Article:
In a letter to the compiler dated 25 April 1991 Gascoyne added that the phrase ‘poetry should be made by all’ (‘La poesie doit être faite par tous’) was a maxim often quoted by Breton from Poésies, 1870, by Isidore Ducasse, Comte de Lautréamont.

In 1936 Herbert Read and Roland Penrose organised an exhibition British and continental surrealist art at the New Burlington Galleries. Gascoyne was a member of the organising committee, and contributed translations from French to the catalogue. In April he made ‘two or three’ collages, as he said in conversation on 18 April 1989, specifically in order to have something for the exhibition. The 1936 catalogue lists three collages, and that is probably all that he made. The other two were titled ‘The Annunciation’ and ‘A Critical Visit’, the latter being the title of a magazine story illustration of about 1890 that provided the basic background of the collage. Gascoyne wrote that he bought the material for these ‘from old bound sets of popular magazines of the 1880s and 1890s, most probably found in Farringdon Road, or the great open-air flea-market on a north-east London hillside, defunct since 1939–40, frequented by Roland Penrose, Humphrey Jennings, Paul Nash and others’, or perhaps ‘on an excursion in the mid-30s to the Portobello Market’ (letters to the compiler, 25 April and 5 September 1991). Although he particularly admired the fine engravings illustrating copies of educational natural history magazines, the main elements of ‘Perseus and Andromeda’ were taken from a similar but more commonplace book.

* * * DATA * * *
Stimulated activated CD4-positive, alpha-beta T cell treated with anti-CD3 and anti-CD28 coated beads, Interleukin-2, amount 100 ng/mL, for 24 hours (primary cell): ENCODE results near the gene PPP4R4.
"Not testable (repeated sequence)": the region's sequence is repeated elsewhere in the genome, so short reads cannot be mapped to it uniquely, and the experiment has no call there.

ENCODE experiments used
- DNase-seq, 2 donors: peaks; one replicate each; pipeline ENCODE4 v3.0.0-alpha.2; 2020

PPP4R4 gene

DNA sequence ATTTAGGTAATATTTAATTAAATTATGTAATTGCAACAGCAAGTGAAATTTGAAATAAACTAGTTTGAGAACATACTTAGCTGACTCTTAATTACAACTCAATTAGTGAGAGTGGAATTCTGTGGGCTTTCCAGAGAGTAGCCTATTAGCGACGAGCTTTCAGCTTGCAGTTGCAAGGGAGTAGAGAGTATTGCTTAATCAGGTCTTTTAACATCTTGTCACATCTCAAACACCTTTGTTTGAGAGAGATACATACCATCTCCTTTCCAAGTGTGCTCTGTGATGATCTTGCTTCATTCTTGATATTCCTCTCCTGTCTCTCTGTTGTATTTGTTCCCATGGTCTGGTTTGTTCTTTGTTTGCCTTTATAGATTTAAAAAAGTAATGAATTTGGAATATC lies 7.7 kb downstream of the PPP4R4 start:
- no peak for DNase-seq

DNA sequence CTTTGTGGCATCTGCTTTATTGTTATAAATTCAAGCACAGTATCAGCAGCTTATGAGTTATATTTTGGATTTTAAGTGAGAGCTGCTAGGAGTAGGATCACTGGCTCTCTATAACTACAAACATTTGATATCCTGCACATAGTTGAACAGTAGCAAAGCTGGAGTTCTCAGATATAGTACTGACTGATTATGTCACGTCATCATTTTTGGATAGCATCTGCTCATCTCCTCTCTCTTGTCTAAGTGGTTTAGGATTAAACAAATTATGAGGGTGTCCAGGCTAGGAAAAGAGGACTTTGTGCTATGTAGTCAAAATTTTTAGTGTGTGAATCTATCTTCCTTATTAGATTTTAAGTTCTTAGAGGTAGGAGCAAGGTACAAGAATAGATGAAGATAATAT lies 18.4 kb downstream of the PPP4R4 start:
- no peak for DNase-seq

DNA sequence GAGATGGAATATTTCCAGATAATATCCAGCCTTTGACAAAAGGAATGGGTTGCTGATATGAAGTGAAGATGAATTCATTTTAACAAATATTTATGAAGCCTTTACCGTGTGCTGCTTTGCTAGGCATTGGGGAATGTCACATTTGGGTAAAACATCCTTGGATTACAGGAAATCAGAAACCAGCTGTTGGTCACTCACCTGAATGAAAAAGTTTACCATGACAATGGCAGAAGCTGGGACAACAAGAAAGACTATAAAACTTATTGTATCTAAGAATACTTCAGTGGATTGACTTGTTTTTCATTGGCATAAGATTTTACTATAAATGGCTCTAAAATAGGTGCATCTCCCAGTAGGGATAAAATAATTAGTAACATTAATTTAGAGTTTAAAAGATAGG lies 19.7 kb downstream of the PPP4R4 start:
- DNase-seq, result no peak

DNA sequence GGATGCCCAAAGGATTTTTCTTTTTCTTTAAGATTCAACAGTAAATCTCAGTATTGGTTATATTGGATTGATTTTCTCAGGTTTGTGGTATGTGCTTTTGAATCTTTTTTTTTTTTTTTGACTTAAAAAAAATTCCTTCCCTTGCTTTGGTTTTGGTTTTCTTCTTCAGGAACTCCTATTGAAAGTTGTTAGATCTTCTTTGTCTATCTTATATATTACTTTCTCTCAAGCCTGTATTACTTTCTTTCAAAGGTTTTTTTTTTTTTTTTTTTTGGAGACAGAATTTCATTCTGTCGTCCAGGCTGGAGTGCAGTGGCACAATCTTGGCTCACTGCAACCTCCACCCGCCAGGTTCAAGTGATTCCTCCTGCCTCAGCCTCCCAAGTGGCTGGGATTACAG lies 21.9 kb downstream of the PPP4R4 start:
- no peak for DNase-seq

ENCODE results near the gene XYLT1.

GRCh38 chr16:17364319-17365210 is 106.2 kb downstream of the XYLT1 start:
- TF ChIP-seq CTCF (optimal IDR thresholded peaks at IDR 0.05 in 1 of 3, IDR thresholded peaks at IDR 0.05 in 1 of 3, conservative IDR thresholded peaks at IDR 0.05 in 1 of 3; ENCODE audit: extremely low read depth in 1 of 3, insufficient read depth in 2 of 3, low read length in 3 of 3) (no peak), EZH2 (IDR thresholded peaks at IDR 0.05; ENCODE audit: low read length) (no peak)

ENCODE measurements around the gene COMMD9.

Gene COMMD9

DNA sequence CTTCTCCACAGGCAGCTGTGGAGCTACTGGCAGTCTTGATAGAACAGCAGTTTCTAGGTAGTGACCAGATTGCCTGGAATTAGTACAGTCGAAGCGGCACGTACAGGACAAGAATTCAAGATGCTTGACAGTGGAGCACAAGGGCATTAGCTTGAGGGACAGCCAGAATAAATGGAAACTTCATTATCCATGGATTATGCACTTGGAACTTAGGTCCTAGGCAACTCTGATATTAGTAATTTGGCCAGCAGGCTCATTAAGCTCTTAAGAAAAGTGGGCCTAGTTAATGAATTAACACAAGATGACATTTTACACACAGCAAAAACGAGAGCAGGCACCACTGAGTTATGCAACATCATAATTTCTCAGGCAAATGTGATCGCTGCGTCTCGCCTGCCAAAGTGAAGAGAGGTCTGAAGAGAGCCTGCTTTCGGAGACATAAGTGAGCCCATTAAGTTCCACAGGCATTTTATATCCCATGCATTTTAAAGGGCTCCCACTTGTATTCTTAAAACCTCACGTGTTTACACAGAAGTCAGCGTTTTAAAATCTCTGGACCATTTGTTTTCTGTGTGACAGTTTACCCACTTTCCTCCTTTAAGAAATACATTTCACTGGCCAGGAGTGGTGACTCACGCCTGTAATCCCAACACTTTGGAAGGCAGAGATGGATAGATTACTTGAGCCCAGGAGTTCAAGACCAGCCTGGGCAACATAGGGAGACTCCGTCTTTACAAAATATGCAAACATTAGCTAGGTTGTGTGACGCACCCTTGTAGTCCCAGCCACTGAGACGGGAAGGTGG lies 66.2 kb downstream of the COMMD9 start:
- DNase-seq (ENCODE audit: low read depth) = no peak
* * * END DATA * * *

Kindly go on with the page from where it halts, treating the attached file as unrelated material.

The artist has recalled that the collage grew ‘automatically’ from the various images he had selected and that, ‘At a certain point the title suddenly seemed obvious!’ (letter to the compiler, 5 September 1991) The title refers to a dramatic moment in the Greek myth about Perseus, a mortal son of Zeus, who claimed the head of the gorgon Medusa as a dowry gift for King Polydectis. This was his most daring feat, since the gorgon's head was so hideous that it petrified all living things. Returning with this terrible prize, Perseus flew around the coast of Philistia and spotted a naked girl chained to a cliff. This was Andromeda, who was to be sacrificed to a sea monster which had been sent, together with a flood, to punish her mother for boasting that she and her daughter were more beautiful that the Nereids. Perseus fell instantly in love with Andromeda and proposed to slay the monster on condition that she become his bride (Robert Graves, The Greek Myths, 1955, 3rd ed., 1960, I, pp.237–45). Michel Remy has appraised ‘Perseus and Andromeda’ as a perfect example of surrealist collage, in that the meaning implied by the title is denied by the picture. A disruption of narrative occurs, since the protagonists, Perseus, Andromeda and the monster, fail to convey the usual sense of meaningful interaction anticipated by the viewer (Remy 1994, pp.112, 114).

The artist believes he sold T05025 to Zwemmer's Bookshop and Gallery in Litchfield Street, London, some time during the 1940s. It is the only one of the three collages executed in 1936 known to have survived and was recognised by chance by Julian Andrews in a London bookshop.

This entry has been approved by the artist.

Published in:
Tate Gallery: Illustrated Catalogue of Acquisitions 1986-88, London 1996